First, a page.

Because personal statements are generally similar from one application to the next, we have produced the mbaMission Personal Statement Guide, which helps applicants write this style of essay for any school. We offer this guide to candidates free of charge. Please feel free to download your copy today.
And for a thorough exploration of Kellogg’s academic program/merits, defining characteristics, crucial statistics, social life, academic environment, and more, please check out the mbaMission Insider’s Guide to the Kellogg School of Management.
Certain applicants will respond to additional questions:
Dual-degree applicants: For applicants to the MMM or JD-MBA dual degree programs, please explain why that program is right for you. (250 words)
If you are applying to one of Kellogg’s dual degree programs, you should be ready to demonstrate a great deal of intentionality. After all, you are committing to a specialized path that requires additional time and cost. With a limit of just 250 words, you have no choice but to cut to the chase and specify how a dual degree is necessary for you to achieve your particular desired outcomes. After presenting your goals, you will need to tie these goals specifically to the Kellogg programs you are targeting and to their associated resources. This essay is essentially another opportunity (after Essay 2) to explain your distinct need to attend Kellogg, only here, you can focus on showcasing the non-MBA portion of your intended degree.
Re-applicants: Since your previous application, what steps have you taken to strengthen your candidacy? (250 word limit)
Whether you have improved your academic record, received a promotion, begun a new and exciting project, increased your community involvement, or taken on some sort of personal challenge, the key to success with this essay is conveying a very deliberate path of achievement. Kellogg wants to know that you have been actively striving to improve yourself and your profile, and that you have seized opportunities during the previous year to do so, because a Kellogg MBA is vital to you. The responses to this essay question will vary greatly from one candidate to the next, because each person’s needs and experiences differ. We are more than happy to provide one-on-one assistance with this highly personal essay to ensure that your efforts over the past year are presented in the best light possible.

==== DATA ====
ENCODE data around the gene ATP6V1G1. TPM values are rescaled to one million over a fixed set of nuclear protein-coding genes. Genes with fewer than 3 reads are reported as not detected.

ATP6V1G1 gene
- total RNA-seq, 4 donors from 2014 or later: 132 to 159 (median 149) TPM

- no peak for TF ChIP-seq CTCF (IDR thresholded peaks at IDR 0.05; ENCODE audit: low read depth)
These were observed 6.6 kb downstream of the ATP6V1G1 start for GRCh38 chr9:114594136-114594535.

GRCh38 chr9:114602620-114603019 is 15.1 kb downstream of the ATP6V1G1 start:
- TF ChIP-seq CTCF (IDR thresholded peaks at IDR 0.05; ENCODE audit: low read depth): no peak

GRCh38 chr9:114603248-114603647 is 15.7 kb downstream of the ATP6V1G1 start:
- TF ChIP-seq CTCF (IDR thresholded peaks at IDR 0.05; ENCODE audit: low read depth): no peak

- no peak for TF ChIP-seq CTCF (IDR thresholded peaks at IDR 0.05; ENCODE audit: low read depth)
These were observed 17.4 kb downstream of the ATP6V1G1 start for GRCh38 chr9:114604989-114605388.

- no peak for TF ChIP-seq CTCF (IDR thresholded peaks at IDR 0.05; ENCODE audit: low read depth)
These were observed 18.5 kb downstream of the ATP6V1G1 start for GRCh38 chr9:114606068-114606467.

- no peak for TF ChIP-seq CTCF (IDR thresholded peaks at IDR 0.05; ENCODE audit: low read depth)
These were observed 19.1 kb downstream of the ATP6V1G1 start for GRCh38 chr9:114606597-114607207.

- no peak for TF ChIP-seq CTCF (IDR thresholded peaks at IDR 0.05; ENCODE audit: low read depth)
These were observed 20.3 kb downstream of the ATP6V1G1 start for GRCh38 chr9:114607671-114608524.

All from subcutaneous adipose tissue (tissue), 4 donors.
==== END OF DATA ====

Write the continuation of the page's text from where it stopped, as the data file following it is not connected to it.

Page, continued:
All applicants have the opportunity to provide explanations or clarification in Additional Information:
If needed, use this section to briefly describe any extenuating circumstances (e.g. unexplained gaps in work experience, choice of recommenders, inconsistent or questionable academic performance, etc.) (no word count)
However tempted you might be, this is not the place to paste in a strong essay you wrote for another school or to offer a few anecdotes that you were unable to incorporate into any of your other essays. Instead, this is your opportunity, if needed, to address any lingering questions that an admissions officer may have about your candidacy, such as a poor grade or overall GPA, a low GMAT score, a gap in your work experience, etc. In our mbaMission Optional Statement Guide, we offer detailed advice on when and how to take advantage of the optional essay, with multiple examples, to help you mitigate any problem areas in your profile.
Video Essays (required): The Video Essays provide applicants with an additional opportunity to demonstrate what they will bring to our vibrant Kellogg community – in an interactive way. Each applicant will complete two short video essay questions. The questions are designed to bring to life the person we have learned about on paper.
After submitting a completed application, each applicant will be asked to complete two Video Essay Questions. One will be about the candidate’s interest in Kellogg and the other will be a “getting to know you” type of question.
There are 10 practice questions which candidates can complete as many times as they like to get comfortable with the format and technology. The practice questions and experience will simulate the actual video essay experience, so this is meant to be a useful tool and help applicants feel prepared.
There is not an opportunity to re-do the answer to the official video essay questions. We encourage applicants to practice so they are comfortable with the format once it is time to complete the official questions.
Candidates will have 20 seconds to think about their question and up to 1 minute to give their response.